Meeting the Masai People in Kenya
In June 2002, I took my 20-year-old son, Taylor, on safari in Kenya. I had been on a fabulous MT Sobek trip a few years earlier to Zimbabwe, so I knew we would love it. There were 10 of us on the trip—6 women and 4 men.
Walking through the bush on foot, video camera in hand, I was in heaven, capturing every moment, lions sleeping under a tree, hippos honking in the pond, herds of zebra, wildebeest, and buffalo grazing, and elephant families getting a drink at the river’s edge. It was magical.
As we got to know each other, I knew we each came with an open mind, and great respect for the adventure we were about to have. But I wasn’t prepared for the incredible experience I had meeting and learning about the Masai people.
A warm and welcoming pastoral people, their small family groups live in mud huts, without indoor plumbing, running water or electricity. The men spend their days herding cattle and growing crops. The women tend the children, create the home and prepare the food. They enjoy a very simple life. Several of the Masai men were our guides—teaching us to light a fire by rubbing sticks together, to gather herbs for medicine, and to carve a wood club that could kill an animal.
One night, after dinner we were relaxing by the campfire when we heard a truck approaching. When it arrived, out jumped about 10 Masai women of various ages in their colorful orange garb. They quickly lined up in behind our fire, and started singing and dancing for us. We were delighted! We had not had an opportunity to meet any of the Masai women yet. We joined in and clapped to the music while we watched.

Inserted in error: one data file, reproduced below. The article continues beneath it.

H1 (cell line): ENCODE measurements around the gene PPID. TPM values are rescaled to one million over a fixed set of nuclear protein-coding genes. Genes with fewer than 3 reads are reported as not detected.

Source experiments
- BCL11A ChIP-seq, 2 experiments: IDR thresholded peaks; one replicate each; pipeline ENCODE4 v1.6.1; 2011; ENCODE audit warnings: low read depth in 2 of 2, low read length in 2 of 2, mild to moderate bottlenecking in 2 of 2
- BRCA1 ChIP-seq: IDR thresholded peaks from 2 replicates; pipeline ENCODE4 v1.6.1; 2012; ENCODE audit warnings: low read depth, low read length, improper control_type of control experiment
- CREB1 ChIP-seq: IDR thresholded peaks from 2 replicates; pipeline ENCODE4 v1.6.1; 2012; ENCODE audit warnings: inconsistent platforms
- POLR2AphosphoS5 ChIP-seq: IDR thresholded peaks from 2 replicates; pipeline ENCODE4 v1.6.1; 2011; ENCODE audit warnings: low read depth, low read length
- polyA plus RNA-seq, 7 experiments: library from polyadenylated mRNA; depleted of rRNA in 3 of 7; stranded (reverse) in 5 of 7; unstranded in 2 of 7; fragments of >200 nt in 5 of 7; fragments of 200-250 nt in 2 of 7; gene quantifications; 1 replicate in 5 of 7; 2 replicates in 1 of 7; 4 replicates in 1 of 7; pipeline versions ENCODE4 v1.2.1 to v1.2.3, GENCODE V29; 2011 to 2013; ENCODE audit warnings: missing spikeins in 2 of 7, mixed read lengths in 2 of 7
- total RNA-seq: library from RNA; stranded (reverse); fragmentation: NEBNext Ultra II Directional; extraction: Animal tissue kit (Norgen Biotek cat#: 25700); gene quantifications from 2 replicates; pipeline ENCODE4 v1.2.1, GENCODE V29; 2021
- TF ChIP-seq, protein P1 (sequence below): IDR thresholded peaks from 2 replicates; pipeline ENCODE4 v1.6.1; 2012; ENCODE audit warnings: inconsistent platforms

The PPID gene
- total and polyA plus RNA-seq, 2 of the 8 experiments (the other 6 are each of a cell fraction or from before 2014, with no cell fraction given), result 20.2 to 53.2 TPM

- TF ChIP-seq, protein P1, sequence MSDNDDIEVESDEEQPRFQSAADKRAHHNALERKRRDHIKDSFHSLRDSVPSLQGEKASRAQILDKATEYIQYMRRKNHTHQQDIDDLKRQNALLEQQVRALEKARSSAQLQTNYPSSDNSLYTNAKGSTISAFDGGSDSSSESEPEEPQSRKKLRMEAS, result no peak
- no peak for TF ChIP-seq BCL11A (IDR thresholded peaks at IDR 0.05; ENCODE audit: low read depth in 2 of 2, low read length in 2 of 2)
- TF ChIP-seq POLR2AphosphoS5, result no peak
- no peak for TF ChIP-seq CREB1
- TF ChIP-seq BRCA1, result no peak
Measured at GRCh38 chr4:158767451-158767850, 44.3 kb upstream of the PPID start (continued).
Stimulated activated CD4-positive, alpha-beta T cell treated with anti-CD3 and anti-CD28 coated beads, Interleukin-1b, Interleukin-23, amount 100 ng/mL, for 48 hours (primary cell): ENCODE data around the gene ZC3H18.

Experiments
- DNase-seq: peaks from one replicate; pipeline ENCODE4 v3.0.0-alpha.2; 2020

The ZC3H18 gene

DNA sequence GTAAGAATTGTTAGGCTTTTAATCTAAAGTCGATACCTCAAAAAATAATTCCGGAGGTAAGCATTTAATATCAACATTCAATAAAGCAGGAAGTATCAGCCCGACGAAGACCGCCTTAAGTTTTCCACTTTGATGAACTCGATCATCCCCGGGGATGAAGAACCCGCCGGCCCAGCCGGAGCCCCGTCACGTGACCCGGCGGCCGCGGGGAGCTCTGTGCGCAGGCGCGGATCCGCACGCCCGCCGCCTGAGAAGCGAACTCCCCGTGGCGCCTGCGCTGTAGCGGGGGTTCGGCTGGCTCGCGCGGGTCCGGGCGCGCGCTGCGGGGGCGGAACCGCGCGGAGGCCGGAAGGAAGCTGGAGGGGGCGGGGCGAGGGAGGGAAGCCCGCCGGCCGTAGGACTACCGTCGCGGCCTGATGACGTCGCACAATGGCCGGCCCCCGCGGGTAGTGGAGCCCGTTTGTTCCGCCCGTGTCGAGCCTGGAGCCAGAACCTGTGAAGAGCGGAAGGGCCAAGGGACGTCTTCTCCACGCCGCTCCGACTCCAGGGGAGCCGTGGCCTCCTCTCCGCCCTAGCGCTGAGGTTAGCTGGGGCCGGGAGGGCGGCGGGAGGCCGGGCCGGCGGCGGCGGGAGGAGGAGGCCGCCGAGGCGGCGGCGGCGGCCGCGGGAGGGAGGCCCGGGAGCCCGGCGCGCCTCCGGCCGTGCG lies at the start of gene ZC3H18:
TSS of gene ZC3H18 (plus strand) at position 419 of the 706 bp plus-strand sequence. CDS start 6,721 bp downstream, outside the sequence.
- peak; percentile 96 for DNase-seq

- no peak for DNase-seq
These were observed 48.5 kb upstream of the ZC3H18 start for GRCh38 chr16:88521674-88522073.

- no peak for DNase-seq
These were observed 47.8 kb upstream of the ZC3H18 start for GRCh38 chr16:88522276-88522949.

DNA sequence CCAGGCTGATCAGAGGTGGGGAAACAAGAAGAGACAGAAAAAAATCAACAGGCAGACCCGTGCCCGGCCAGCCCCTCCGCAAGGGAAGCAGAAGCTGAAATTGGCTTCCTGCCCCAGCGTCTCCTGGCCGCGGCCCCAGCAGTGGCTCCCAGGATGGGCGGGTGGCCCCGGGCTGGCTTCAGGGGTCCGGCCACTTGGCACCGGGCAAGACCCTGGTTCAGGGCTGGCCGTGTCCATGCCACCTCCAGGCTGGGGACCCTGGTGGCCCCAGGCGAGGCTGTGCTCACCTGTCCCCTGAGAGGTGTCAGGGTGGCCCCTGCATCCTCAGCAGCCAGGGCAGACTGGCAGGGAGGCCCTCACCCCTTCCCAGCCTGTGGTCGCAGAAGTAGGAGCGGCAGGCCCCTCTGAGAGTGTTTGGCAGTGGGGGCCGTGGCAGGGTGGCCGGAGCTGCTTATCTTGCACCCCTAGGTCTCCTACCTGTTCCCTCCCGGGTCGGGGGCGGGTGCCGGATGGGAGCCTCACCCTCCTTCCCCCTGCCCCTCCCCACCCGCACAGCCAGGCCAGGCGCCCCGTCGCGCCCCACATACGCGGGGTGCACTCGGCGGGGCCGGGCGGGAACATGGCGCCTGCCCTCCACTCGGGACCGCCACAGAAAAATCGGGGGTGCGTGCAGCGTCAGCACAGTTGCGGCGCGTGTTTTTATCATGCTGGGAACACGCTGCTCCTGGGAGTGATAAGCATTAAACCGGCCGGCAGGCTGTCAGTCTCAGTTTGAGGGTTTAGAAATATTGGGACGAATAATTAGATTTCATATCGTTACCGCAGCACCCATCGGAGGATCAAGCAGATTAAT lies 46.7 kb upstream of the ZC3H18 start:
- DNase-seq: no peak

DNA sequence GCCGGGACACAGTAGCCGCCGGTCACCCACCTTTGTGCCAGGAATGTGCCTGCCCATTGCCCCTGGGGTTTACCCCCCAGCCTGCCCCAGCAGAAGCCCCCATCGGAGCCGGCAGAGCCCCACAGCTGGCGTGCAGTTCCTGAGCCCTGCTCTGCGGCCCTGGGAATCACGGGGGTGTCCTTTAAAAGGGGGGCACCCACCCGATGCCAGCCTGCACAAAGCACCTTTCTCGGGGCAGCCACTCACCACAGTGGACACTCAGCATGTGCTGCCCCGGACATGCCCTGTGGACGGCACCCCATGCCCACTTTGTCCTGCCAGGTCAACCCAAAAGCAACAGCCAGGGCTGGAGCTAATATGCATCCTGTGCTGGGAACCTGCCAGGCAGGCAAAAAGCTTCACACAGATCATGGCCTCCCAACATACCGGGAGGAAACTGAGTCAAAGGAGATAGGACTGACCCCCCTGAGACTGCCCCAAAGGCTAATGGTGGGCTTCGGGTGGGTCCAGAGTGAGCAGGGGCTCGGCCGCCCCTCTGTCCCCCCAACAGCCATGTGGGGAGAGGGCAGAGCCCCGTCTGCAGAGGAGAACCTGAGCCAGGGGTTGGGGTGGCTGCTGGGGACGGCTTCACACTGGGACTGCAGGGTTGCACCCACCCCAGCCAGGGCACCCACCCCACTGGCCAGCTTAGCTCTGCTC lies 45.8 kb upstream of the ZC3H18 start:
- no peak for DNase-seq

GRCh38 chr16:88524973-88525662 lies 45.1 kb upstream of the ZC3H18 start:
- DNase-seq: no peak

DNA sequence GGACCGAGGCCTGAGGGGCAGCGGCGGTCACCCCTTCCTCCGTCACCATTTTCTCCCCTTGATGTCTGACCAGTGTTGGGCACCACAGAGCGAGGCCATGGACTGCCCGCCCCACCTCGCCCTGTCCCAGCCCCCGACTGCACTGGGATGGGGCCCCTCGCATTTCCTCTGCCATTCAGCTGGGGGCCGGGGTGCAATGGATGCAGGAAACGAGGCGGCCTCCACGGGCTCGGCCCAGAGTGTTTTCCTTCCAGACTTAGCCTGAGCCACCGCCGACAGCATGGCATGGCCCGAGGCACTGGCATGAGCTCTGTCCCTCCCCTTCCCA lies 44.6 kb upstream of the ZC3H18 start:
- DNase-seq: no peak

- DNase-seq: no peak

It was an honor to have them there. I instinctively wanted to get closer to them but I wasn’t sure I should. We all felt the pull, and we looked at each other, visually asking each other, “Okay girls, what do we do now?” All of a sudden, Christy stood up, and started clapping and dancing and moving toward the Masai women. I handed my video camera to Taylor and joined her. The rest followed, and within minutes, we were all dancing together and holding hands. I looked in to the eyes of the Masai woman closest to me and felt an instant connection. No words were needed, we understood each other. Amazing! Here were women from very different cultures, languages, customs, half a world away from each other coming together.
In that instant—we were all connected in a way I have never felt before or since. I was holding a half glass of wine, the Masai woman pointed to it, and then to her small plastic container. I gladly poured her a little wine and, in that moment, friends were born.
I often remember that incredible experience and think about the wonderful gift of connection that I was given by this Masai woman. Isn’t this what “world travel” is all about? Thank you MT Sobek!
BJ Hardin, MT Sobek Guest
MT Sobek Trip: Kenya Walking Safari, 2002